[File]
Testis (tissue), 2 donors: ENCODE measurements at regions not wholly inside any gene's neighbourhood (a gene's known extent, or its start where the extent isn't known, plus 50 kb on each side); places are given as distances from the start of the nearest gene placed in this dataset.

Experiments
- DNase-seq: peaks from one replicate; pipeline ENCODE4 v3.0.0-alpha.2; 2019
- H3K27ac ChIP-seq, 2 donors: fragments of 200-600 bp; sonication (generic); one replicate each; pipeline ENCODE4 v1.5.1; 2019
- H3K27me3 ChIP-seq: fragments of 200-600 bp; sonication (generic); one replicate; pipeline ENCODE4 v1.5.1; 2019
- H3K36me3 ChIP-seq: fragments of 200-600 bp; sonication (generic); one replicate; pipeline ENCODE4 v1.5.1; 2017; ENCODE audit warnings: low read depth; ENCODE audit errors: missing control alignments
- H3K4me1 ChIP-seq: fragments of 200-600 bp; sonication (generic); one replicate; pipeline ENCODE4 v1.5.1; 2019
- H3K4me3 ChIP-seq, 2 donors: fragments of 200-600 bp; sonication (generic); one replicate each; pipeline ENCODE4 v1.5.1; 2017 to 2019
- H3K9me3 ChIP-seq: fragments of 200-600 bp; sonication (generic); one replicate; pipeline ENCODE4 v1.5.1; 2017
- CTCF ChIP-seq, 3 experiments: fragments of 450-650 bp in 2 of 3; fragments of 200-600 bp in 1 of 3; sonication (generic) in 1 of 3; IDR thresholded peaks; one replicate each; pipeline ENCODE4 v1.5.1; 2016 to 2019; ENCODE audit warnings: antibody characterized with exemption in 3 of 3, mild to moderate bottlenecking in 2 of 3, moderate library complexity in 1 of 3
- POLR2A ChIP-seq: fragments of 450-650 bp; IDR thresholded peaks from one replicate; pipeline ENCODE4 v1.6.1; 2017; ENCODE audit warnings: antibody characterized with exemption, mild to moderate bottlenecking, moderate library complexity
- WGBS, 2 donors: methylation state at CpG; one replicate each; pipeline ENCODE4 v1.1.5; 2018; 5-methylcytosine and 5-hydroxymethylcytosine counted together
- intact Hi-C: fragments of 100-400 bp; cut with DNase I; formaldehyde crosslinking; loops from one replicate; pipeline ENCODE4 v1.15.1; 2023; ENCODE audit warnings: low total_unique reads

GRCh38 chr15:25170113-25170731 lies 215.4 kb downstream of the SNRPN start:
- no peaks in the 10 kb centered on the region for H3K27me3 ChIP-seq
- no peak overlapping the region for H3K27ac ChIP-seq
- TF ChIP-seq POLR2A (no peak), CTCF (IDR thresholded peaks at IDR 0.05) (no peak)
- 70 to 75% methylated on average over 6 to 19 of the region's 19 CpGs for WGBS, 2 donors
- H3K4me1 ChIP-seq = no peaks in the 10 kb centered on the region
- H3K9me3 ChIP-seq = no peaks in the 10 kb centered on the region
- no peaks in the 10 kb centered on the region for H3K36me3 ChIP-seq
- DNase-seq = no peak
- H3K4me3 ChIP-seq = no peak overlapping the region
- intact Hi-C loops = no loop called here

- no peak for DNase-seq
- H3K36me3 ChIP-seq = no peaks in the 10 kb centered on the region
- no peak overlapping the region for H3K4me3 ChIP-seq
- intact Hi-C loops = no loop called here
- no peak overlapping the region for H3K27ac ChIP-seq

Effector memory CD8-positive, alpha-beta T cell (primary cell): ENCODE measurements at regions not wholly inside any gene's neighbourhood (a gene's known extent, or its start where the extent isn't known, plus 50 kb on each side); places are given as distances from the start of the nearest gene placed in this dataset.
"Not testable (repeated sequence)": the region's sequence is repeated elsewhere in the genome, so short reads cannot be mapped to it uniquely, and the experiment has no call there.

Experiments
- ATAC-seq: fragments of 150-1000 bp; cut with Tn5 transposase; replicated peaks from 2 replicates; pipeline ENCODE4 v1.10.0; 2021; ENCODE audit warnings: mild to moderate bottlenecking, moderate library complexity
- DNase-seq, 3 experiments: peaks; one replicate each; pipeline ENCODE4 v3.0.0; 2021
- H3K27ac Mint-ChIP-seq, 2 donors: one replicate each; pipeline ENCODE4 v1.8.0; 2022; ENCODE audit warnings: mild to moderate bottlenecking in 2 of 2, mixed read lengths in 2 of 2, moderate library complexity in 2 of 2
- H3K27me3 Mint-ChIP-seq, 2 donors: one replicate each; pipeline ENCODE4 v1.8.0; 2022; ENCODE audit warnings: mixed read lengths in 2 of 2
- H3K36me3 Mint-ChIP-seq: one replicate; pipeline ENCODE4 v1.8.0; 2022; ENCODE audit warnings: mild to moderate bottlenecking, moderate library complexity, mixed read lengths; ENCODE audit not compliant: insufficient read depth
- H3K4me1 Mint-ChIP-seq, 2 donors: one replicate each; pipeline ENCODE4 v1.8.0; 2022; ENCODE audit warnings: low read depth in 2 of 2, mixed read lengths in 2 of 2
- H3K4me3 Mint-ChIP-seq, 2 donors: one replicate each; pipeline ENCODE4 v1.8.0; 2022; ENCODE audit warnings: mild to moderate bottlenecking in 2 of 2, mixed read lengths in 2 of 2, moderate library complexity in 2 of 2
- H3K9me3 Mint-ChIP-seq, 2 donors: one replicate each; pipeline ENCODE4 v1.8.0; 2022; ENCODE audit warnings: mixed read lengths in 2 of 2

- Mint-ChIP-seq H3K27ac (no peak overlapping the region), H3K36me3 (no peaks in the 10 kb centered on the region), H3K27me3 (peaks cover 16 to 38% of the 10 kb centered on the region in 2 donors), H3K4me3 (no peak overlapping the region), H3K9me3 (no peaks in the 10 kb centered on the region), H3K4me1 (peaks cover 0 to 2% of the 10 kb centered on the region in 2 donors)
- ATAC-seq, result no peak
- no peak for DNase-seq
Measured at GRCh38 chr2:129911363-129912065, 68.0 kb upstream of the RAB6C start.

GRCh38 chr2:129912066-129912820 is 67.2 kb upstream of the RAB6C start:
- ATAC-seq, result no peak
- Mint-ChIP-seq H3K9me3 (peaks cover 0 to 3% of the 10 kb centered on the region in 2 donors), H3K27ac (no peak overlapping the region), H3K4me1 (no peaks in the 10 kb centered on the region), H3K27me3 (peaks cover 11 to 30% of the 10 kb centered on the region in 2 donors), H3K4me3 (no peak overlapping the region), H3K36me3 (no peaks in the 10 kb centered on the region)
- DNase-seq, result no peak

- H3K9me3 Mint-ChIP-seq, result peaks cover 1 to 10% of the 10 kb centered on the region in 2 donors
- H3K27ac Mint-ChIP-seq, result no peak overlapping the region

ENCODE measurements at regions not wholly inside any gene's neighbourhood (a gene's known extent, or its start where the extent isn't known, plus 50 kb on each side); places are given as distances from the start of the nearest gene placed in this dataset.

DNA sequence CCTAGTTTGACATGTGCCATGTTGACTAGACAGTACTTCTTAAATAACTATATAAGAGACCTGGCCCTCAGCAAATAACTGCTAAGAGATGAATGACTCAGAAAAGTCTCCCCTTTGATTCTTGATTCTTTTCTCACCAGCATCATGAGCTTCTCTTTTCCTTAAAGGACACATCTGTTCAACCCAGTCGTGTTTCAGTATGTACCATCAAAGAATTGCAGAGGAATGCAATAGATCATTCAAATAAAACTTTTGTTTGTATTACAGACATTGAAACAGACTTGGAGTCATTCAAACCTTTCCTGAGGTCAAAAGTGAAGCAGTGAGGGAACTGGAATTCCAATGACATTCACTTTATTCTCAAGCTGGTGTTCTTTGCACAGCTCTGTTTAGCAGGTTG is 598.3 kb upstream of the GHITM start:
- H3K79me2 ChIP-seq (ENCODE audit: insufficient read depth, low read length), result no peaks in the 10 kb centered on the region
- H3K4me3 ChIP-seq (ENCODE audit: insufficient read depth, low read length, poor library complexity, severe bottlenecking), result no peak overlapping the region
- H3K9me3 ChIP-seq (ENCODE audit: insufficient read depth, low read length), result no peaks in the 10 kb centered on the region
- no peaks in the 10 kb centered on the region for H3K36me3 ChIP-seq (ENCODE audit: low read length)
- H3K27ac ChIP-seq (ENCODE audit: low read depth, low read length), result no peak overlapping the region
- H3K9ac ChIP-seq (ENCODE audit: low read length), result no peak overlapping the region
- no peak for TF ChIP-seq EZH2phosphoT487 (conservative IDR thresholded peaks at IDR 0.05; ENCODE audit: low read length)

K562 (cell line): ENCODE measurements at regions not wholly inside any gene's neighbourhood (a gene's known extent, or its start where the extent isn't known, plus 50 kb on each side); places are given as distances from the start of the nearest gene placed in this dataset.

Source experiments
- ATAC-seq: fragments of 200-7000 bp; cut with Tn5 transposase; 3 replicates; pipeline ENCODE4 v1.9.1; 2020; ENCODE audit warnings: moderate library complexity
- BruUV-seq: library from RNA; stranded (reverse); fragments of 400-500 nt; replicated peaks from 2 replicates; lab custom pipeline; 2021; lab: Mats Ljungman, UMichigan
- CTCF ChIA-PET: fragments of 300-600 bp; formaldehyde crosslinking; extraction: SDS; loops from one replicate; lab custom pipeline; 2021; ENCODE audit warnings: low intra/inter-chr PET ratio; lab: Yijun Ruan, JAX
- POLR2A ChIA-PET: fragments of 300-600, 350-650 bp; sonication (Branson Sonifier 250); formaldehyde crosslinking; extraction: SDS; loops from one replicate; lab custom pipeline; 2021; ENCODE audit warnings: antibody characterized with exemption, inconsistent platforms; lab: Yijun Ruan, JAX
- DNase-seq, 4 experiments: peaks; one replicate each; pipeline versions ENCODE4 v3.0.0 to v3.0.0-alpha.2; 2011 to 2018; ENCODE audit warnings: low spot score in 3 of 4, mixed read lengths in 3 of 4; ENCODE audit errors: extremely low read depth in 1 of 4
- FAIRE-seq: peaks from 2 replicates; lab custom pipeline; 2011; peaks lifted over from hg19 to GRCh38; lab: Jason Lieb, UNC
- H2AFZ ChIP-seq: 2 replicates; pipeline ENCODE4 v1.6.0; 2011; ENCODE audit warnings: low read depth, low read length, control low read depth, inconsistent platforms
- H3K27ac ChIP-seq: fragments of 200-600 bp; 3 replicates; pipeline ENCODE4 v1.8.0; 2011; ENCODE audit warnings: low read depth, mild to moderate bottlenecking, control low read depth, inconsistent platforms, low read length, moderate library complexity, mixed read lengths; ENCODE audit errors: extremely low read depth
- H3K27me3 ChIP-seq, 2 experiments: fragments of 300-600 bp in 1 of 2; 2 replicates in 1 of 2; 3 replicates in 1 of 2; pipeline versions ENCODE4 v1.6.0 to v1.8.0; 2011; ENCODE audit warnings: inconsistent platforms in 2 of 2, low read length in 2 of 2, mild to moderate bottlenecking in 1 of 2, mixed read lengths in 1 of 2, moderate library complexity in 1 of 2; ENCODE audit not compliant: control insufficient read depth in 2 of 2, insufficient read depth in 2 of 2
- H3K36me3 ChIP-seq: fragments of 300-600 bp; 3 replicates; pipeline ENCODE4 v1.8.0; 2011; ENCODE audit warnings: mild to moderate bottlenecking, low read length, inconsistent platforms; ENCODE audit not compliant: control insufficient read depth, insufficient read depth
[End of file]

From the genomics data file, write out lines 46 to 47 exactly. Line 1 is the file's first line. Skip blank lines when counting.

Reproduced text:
- ATAC-seq, result no peak
- Mint-ChIP-seq H3K9me3 (peaks cover 0 to 3% of the 10 kb centered on the region in 2 donors), H3K27ac (no peak overlapping the region), H3K4me1 (no peaks in the 10 kb centered on the region), H3K27me3 (peaks cover 11 to 30% of the 10 kb centered on the region in 2 donors), H3K4me3 (no peak overlapping the region), H3K36me3 (no peaks in the 10 kb centered on the region)